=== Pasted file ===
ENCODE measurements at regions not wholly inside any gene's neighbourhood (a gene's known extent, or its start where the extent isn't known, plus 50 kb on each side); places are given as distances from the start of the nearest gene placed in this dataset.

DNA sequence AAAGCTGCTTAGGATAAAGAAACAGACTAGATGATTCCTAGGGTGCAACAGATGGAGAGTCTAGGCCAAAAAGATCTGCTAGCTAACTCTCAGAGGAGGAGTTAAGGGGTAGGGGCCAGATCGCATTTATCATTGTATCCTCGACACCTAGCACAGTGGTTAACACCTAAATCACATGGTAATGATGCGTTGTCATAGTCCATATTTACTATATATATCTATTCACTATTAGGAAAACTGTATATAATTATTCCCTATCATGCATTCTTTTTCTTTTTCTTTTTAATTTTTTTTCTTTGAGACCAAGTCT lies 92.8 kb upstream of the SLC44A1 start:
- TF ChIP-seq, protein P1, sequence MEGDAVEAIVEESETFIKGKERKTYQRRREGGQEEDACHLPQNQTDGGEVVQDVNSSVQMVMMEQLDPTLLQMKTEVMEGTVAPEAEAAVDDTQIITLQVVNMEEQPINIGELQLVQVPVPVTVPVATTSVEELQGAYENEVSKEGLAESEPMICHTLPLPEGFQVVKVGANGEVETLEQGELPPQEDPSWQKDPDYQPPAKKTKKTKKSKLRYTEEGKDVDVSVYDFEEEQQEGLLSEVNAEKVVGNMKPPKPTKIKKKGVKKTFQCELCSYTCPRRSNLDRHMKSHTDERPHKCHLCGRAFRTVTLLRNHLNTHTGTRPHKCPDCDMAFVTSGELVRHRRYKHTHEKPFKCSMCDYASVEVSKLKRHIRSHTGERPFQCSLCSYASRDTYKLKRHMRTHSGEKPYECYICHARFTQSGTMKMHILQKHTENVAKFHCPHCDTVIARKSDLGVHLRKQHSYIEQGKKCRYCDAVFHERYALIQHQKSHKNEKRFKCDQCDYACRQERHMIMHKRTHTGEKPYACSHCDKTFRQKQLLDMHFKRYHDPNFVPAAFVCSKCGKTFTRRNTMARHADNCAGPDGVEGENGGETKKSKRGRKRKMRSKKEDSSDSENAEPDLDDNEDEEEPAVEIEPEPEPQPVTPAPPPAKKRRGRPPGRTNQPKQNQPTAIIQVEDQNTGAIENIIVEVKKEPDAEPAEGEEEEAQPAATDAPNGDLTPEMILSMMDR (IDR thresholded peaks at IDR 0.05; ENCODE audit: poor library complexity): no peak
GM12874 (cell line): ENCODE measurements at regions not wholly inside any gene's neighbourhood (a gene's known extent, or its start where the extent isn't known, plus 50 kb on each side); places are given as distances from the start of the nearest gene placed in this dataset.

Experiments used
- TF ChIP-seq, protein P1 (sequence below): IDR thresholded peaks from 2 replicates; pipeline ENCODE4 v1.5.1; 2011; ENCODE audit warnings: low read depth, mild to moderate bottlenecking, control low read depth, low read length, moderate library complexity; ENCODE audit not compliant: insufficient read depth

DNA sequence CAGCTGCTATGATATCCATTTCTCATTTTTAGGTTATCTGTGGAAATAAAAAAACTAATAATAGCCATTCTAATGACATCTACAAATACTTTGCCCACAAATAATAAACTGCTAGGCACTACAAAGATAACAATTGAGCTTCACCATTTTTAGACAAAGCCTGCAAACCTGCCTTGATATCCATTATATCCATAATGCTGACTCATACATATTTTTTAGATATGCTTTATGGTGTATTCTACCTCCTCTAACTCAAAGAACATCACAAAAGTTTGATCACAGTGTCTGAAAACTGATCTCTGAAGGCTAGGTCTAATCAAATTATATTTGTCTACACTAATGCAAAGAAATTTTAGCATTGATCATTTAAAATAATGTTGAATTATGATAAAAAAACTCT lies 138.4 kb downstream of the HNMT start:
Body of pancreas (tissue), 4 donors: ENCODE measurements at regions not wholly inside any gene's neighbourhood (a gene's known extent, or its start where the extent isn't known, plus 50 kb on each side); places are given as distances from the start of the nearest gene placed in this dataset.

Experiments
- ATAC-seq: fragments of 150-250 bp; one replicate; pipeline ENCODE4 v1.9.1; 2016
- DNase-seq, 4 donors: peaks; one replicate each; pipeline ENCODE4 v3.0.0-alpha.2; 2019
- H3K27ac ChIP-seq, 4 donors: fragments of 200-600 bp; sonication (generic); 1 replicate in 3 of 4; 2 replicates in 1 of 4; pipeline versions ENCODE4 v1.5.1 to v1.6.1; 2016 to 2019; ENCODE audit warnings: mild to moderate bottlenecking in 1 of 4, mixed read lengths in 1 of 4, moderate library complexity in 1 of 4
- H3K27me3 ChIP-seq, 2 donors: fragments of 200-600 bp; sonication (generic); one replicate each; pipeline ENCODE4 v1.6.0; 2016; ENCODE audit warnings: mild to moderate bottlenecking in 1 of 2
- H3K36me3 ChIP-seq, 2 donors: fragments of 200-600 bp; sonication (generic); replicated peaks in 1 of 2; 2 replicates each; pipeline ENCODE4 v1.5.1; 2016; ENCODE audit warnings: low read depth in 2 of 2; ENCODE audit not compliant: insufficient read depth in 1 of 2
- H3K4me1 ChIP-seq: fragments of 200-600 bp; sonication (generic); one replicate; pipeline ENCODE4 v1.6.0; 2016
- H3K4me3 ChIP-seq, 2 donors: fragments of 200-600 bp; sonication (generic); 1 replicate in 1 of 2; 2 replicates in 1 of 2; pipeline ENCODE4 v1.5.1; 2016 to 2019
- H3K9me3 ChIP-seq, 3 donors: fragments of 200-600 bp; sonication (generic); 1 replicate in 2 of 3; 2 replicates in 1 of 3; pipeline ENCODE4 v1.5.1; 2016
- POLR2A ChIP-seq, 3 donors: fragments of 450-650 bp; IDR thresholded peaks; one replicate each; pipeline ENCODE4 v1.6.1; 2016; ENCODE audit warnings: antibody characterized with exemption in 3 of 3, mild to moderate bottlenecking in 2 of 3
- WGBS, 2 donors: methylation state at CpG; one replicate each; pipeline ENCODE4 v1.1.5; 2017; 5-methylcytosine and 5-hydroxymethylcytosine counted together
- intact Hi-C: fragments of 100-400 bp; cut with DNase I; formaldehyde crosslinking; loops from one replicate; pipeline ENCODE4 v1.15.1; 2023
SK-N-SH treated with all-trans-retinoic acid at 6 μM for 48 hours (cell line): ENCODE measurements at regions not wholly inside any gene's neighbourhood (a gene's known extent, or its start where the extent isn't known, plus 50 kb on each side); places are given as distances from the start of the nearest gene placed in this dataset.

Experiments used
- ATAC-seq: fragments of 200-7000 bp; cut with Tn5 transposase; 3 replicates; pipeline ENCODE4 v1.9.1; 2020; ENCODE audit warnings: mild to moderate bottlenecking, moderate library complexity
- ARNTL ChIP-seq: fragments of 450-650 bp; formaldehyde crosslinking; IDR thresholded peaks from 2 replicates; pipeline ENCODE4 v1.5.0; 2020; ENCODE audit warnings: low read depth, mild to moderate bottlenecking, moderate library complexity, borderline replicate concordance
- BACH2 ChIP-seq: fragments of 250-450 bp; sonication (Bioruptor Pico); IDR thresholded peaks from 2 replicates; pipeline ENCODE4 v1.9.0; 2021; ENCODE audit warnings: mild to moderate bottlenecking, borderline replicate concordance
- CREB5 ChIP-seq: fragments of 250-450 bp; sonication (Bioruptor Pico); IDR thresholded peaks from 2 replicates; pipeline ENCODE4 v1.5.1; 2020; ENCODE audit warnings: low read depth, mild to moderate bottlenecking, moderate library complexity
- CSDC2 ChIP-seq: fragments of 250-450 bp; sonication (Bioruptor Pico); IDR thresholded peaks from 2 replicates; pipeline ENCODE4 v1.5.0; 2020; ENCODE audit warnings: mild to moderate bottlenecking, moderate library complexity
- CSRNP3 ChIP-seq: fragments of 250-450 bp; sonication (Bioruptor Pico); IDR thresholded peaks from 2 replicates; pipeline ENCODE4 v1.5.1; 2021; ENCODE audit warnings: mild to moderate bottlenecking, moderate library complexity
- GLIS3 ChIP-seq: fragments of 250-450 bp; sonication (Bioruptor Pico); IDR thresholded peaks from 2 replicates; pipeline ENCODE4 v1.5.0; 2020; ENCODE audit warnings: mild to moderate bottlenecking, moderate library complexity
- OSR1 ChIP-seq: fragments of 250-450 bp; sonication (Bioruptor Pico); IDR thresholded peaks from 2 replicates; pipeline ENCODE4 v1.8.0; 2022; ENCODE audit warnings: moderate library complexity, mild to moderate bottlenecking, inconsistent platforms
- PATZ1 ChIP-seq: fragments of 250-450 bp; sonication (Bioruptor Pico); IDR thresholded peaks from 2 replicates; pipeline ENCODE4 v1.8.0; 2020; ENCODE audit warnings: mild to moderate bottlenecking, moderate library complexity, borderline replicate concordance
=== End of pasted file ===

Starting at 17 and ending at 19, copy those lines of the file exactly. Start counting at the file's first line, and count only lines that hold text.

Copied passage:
- H3K9me3 ChIP-seq, 3 donors: fragments of 200-600 bp; sonication (generic); 1 replicate in 2 of 3; 2 replicates in 1 of 3; pipeline ENCODE4 v1.5.1; 2016
- POLR2A ChIP-seq, 3 donors: fragments of 450-650 bp; IDR thresholded peaks; one replicate each; pipeline ENCODE4 v1.6.1; 2016; ENCODE audit warnings: antibody characterized with exemption in 3 of 3, mild to moderate bottlenecking in 2 of 3
- WGBS, 2 donors: methylation state at CpG; one replicate each; pipeline ENCODE4 v1.1.5; 2017; 5-methylcytosine and 5-hydroxymethylcytosine counted together